On Monday, we discussed the massive disparity between the GOP's reaction to Benghazi versus its almost universally silent reaction to the Bush administration's negligence and inaction during the months prior to 9/11, as well as its attempts to whitewash its response during the years following those attacks. In the process, we covered a series of intelligence documents, known as the President's Daily Briefs (PDBs), including the notorious August 6, 2001 PDB, all of which warned the White House of an impending al-Qaeda attack inside the United States.
Coincidentally, the topic of the Obama administration's PDBs regarding Benghazi popped up in the conservative media on Monday as well. It began with an op/ed in The Washington Post written by former Bush and Rumsfeld speechwriter Marc Thiessen who wrote that Bush so generously released the "Bin Laden Determined To Attack Inside The U.S." PDB. Thiessen went on to demand that President Obama release not one but all PDBs from the days following the Benghazi attack.
What’s good enough for Bush should be good enough for Obama. Congress should ask the president to follow precedent and release the PDBs he received in the days after the Benghazi attack.
See that? Bush released one PDB, which means Obama should release multiple PDBs, plural. That right there is what we call a double-standard.
Thiessen misled readers by making it seem as if the August 6, 2001 PDB was the only PDB to discuss the 9/11 attacks. Clearly, based on what we covered yesterday via Kurt Eichenwald's invaluable reporting, it wasn't. There were many, many others.
Thiessen claimed the August 6 PDB "contained no actionable intelligence that could have stopped the 9/11 attacks from happening." Maybe, maybe not, but it was a significant warning about an impending attack. Other PDBs not released by the former president covered specifics such as flight schools, mass casualties and the use of hijacked airplanes as missiles. The PDBs also specified that the attackers were already inside the U.S. At the same time, the National Security Agency was already monitoring two of the terrorists who went on to hijack the jet that struck the Pentagon, while 9/11 conspirator Zacarias Moussaoui was arrested on immigration charges by the INS after his flight school instructor grew suspicious as to why he was training to fly jumbo jets without any aspiration to acquire a pilot's license. Hmm.
Nevertheless, Thiessen wants us to infer that the reason Obama hasn't released the post-Benghazi PDBs is because doing so would prove the administration's guilt in the affair. Weird, considering the volumes of PDBs that the Bush White House never released specifically regarding 9/11. If Obama is covering his ass by not releasing his PDBs, what does that say about Bush, Thiessen's former boss? "What’s good enough for Bush should be good enough for Obama," right? That's what Thiessen wrote.
Again, another example of selective and disproportionate outrage.
Elsewhere, as if the message had been coordinated between the conservative press and ex-Bushies, former White House Chief of Staff Andy Card appeared on Fox News Channel to discuss the Obama PDBs. If you thought Thiessen's article was misleading, Card and host Gretchen Carlson absolutely lied about Bush's PDBs.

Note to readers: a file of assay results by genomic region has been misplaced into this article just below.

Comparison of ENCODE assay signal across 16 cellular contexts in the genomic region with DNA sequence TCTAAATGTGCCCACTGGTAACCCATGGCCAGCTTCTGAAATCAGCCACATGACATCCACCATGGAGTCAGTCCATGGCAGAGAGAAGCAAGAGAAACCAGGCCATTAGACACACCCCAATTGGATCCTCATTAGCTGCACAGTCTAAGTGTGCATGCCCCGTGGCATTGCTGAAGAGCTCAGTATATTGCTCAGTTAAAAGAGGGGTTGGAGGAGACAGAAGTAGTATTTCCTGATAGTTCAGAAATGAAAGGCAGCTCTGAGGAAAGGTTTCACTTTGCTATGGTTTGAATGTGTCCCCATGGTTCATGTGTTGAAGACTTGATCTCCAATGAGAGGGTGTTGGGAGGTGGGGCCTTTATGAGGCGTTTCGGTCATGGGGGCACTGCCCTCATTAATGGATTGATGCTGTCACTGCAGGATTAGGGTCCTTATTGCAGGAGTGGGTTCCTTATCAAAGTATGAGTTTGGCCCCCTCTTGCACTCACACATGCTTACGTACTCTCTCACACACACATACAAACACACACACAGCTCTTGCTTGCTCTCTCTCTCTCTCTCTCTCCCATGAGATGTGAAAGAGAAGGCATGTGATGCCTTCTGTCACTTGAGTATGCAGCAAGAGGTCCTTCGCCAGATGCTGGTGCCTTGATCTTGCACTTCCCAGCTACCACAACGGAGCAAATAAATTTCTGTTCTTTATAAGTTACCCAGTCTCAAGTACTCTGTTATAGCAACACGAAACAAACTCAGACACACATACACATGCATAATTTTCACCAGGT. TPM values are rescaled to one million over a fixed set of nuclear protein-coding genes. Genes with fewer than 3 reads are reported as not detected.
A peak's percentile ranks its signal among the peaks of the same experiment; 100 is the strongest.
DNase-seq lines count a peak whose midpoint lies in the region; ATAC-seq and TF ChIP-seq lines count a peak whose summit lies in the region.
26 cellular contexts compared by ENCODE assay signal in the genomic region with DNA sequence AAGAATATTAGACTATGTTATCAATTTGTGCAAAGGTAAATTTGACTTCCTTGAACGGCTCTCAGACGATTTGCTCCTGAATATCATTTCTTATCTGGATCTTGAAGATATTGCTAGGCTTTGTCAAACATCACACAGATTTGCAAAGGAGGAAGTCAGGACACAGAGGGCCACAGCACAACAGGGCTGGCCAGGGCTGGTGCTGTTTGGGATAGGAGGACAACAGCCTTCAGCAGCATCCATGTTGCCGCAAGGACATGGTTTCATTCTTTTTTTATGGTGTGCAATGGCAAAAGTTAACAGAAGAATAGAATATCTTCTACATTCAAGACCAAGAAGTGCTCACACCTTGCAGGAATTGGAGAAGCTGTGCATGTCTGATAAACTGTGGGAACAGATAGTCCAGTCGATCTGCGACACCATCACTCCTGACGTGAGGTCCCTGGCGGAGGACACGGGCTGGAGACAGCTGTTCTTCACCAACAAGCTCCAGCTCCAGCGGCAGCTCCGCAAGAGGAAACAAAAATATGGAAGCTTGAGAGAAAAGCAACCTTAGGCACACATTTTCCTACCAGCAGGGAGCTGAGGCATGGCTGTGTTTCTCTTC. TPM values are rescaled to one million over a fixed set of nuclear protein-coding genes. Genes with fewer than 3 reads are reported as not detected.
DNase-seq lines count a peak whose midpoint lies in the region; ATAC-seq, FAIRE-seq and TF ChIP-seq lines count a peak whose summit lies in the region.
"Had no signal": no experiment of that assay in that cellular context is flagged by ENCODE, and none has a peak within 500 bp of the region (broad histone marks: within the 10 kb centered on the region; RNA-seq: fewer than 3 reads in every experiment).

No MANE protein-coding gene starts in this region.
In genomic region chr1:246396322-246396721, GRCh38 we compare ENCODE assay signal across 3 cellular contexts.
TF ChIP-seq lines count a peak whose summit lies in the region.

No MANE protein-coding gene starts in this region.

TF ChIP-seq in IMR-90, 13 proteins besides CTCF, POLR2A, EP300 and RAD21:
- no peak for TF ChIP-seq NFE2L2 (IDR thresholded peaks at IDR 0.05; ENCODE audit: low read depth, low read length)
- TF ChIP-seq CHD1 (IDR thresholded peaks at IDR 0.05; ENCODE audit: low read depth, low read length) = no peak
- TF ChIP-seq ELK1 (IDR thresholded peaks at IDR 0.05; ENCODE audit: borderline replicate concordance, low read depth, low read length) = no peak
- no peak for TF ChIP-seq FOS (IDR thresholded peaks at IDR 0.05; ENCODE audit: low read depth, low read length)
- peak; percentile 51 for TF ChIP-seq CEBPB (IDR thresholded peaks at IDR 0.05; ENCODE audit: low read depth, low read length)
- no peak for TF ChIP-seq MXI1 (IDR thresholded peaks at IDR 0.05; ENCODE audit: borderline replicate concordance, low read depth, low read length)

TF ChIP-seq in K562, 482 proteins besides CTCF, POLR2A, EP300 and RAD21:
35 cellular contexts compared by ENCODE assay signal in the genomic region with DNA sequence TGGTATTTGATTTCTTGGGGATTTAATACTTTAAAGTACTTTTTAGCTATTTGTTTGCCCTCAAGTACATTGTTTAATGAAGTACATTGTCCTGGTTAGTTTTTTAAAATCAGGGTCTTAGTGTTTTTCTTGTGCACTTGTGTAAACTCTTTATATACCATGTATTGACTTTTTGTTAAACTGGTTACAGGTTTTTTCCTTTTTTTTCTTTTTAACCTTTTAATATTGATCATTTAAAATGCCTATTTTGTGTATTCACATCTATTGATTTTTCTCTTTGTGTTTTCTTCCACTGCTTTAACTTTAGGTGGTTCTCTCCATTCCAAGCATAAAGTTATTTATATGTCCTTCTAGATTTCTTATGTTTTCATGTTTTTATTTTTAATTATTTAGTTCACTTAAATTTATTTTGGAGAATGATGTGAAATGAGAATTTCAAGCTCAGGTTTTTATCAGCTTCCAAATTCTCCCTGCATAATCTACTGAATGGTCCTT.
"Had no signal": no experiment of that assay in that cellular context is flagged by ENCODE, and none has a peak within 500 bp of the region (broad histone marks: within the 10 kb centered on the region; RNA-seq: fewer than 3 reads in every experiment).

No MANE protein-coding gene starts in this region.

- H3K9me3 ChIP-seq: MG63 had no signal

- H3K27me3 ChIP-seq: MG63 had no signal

CARLSON: Meantime, new calls now for the White House to release the daily intelligence briefings on the days right after the Benghazi attack. It is something that President Bush did right after 9/11. And joining me now, Andy Card, former White House chief of staff under President George W. Bush. Great to see you Andy.
Nope. That's totally inaccurate. President Bush didn't release briefings (plural) "right after 9/11." He released one PDB. One. And when was it released? Nearly three years after 9/11 on July 22, 2004, and the reason it was finally released was due to pressure from the 9/11 Commission after Condoleezza Rice shocked the world when she noted the title of the brief during commission testimony. On top of all of that, as we noted yesterday, President Bush resisted the formation of the commission in the first place. But sure, Fox News rewrites history all the time, so why not now?
CARD: Good to see you, Gretchen.
CARLSON: This came to light today and I think it is fascinating on this story. It is about the daily intelligence briefings. President Bush really set the precedent after 9/11. Did he not? Tell us what he did.
CARD: He did. He set a precedent and it was very controversial when he did it. He did it because he wanted to be transparent with a congressionally mandated investigation. And so he said that he was going to release that document. That document is one of the most secret documents in American politics, if you will, and he felt that it was important to put it out but he did it in the right context.
It's not as if we didn't already know what was in the memo. Prior to Rice's testimony, the PDB was leaked to CBS News. When? In 2002. Furthermore, if PDBs are so sensitive, why urge Obama to release a whole stack of them?
Again, Bush was strong-armed into declassifying one PDB -- which had already been leaked to the press -- regarding the deadliest terrorist attack inside the United States in which nearly 3,000 civilians were murdered. How is this praiseworthy?
While we're here, guess how many e-mails regarding the 9/11 attacks were released by the Bush administration. Exactly zero. Take a look at the 9/11 Commission Report and find even one e-mail reprinted in the document. Good luck. Yet we've seen a variety of internal Obama administration e-mails released to the public regarding Benghazi.
So, great. We're now entering the PDB cover-up chapter of the Benghazi freak-out, even though it's really not based in reality or any actual precedent -- not unlike so many other aspects of this cynical, politically-motivated witch hunt.